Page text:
At present, the filing of domestic divisional applications can be used by applicants to extend the life of their application indefinitely.  This avoids the ongoing official fees associated with obtaining extensions of time, and the risk of potential refusal. Under Australian legislation, a divisional application can be filed for some of the goods and/or services specified in the parent application and the new divisional application has the same time period for responding to the Examiner’s objections as a new application. As 15 months is allowed for applicants to overcome objections, filing a divisional application allows a significant extension to the life of an application and can be more cost effective than seeking extensions of time. Further, it is possible for applicants to file divisional applications based on divisional applications, and retain the priority date of the original parent.

Under the proposed amended legislation, a divisional application of either a domestic application or an IRDA would have the same status as the parent application. In other words, the existing objections to registration would apply and the deadline for acceptance would be the same as the deadline of the parent application. This would remove the advantage sometimes obtained by filing a divisional of a domestic application, which effectively defers the acceptance deadline by more than 15 months.

Divisional applications need to ensure that goods and/or services in the divisional application are excluded from the parent application. In the past, this has caused difficulties for some applicants in construing the scope of descriptions used in the parent and proposed divisional application, even though the problem of overlap should be fairly readily avoided where suitable care is taken.  IP Australia is considering ways to simplify the process so as to reduce the difficulties encountered by some.

At the present time, IP Australia is calling for submissions so as to undertake further consultation with a view to assessing the benefits and costs, and any potential problematic scenarios that may arise from the proposed changes to its processes for dealing with divisional applications.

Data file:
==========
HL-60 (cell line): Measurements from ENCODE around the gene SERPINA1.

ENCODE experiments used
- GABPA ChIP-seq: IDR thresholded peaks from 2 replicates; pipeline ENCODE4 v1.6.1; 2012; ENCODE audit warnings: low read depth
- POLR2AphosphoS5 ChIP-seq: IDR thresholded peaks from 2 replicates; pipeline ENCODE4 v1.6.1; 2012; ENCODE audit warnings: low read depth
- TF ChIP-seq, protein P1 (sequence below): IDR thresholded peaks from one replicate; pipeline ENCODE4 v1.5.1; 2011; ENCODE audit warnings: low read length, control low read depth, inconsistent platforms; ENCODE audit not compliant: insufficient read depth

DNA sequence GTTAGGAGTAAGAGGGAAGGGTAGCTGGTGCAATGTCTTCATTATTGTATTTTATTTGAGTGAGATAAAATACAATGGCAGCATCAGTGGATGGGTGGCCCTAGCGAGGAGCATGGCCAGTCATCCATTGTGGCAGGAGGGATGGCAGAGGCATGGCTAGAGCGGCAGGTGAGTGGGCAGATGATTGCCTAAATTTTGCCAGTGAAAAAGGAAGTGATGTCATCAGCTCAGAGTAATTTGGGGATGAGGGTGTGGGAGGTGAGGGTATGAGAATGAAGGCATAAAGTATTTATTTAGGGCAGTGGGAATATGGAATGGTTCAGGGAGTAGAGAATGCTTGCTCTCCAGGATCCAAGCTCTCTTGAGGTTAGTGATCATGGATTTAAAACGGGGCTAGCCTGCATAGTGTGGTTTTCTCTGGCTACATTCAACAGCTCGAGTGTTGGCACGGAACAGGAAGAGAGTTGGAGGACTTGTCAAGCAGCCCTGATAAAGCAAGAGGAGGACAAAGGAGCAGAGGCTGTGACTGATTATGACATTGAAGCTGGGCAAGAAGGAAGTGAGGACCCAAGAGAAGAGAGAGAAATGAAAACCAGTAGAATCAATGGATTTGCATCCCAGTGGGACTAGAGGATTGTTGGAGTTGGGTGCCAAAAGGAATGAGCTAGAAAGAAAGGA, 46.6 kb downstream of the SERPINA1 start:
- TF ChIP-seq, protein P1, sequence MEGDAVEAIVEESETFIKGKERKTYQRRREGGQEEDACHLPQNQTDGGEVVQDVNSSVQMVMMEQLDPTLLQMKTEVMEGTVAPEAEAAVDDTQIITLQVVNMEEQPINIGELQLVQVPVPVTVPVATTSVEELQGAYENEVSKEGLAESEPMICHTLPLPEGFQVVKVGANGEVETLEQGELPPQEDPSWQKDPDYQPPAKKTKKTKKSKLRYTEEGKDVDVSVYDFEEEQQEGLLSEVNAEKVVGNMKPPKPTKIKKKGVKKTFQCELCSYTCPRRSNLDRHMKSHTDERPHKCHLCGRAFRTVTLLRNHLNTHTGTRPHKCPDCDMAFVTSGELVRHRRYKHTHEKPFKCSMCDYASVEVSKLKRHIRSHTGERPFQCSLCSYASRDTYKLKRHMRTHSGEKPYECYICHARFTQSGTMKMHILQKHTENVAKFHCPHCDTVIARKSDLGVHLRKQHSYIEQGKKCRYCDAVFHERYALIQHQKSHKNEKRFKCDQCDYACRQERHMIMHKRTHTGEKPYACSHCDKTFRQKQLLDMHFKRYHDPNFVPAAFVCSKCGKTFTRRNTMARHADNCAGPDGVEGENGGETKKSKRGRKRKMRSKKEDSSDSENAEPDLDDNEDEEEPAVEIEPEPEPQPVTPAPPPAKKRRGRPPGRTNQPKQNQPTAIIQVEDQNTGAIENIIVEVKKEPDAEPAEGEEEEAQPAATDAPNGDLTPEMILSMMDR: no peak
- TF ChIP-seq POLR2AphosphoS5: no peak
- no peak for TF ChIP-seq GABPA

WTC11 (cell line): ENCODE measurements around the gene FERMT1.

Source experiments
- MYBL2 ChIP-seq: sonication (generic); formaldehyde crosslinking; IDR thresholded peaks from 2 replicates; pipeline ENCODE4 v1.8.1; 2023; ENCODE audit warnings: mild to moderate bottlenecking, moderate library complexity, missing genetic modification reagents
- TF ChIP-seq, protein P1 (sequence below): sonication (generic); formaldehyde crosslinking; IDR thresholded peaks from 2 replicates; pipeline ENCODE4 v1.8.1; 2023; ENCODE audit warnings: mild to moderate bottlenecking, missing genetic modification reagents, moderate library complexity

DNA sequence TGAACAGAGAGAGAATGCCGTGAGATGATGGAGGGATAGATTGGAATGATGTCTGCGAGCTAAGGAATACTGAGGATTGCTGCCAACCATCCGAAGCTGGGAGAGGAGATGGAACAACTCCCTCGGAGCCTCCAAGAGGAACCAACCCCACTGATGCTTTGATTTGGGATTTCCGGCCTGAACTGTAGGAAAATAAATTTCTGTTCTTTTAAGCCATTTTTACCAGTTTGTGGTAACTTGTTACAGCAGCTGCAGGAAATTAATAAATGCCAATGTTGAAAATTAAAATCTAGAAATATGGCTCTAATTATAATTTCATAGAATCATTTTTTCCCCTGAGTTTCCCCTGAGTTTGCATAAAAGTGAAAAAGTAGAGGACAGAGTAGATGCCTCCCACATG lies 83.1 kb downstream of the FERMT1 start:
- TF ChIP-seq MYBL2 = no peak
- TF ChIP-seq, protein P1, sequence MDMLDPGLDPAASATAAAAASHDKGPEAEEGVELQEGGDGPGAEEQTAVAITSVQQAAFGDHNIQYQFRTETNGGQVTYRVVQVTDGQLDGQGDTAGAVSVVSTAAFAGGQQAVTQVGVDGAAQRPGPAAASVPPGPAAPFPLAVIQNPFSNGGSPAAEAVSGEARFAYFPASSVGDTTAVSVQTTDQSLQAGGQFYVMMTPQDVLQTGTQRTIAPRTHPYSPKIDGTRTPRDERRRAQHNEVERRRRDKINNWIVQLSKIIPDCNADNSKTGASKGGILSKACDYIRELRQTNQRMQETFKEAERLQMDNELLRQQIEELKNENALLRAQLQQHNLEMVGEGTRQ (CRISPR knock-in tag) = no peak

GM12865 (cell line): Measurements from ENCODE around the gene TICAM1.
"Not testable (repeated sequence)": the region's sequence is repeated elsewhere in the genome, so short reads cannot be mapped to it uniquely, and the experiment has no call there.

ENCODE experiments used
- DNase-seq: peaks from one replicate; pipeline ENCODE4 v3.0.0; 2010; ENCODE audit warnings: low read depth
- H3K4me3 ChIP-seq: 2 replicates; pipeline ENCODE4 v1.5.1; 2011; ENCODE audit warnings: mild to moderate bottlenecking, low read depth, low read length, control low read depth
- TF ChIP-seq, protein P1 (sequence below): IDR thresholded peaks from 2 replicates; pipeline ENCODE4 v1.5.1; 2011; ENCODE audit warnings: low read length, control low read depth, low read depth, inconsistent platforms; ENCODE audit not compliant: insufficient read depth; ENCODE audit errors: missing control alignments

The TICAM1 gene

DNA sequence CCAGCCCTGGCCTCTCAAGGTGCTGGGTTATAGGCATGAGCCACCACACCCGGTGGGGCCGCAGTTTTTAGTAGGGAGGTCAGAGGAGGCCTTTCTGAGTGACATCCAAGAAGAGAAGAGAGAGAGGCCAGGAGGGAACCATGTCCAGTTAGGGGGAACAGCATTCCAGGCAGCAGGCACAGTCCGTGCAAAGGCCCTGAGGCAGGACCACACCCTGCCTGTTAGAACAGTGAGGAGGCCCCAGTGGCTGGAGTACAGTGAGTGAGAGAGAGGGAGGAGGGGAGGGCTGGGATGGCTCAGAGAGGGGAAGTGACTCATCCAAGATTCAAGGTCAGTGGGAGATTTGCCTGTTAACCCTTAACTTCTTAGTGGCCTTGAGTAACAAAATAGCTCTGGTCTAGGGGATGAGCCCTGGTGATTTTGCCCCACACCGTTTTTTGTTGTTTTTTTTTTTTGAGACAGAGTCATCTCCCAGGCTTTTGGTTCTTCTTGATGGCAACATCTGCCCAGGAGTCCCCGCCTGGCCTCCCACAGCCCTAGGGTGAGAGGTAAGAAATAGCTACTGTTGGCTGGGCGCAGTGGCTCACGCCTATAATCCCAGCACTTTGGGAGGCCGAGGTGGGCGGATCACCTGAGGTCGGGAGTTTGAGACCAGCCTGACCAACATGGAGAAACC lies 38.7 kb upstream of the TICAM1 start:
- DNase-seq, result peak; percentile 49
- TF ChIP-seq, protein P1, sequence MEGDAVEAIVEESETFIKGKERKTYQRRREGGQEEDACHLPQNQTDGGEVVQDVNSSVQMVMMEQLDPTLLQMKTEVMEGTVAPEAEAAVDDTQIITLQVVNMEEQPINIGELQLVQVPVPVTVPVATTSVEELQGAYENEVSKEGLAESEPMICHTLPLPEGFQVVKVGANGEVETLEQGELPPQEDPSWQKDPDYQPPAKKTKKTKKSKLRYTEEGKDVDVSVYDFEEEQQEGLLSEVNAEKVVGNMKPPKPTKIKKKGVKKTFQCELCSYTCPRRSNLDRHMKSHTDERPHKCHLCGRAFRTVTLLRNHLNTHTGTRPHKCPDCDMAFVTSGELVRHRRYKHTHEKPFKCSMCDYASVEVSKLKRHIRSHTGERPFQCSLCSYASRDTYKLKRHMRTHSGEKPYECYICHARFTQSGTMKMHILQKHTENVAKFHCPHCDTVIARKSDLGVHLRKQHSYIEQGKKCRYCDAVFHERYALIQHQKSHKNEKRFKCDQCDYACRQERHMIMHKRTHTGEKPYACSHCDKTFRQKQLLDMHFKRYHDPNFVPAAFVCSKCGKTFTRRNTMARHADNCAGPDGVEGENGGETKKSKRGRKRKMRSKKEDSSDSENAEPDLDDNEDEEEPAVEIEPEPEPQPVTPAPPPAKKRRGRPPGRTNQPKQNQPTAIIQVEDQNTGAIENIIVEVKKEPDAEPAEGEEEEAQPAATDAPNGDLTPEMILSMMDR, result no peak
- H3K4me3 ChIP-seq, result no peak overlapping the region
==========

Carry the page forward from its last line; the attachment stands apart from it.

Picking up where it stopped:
Although changes to the Common Regulations will allow the holder of a divisional of an International Registration to request that it be merged with its parent, this only applies to countries that currently allow this for domestic applications.  As it is not offered in respect of Australian domestic local applications, Australia has no obligation to offer this option.

While not obliged to change our legislation, IP Australia accepts that there may be some benefits to portfolio management from the merging of divisional and parent applications or registrations, although it has doubts as to whether this is something that would be widely used by applicants. Consequently, it has invited feedback from stakeholders on this issue, and will consider any other observations stakeholders wish to make.

This article by Shelston IP Principal, Sean McManis, first appeared in World Trademark Review, October 2017.

Authored by Sean McManis

In some jurisdictions, patent prosecution deadlines and deadlines for payment of maintenance fees (sometimes called renewal fees) are a “life and death” issue and missing a deadline can be fatal, resulting in the irretrievable loss of rights.  Australia, however, has a more lenient approach and the legislation very generously provides for extensions of time, affording the opportunity to rectify the situation when a deadline is missed.  In order to be successful, however, a request for an extension of time must be made under the appropriate section of the Patents Act 1990 and certain criteria must be met.  This article discusses the relevant sections of the Act and the requirements for obtaining an extension of time in Australia.  It may be used as a guide by Applicants, Patentees, Opponents and Attorneys.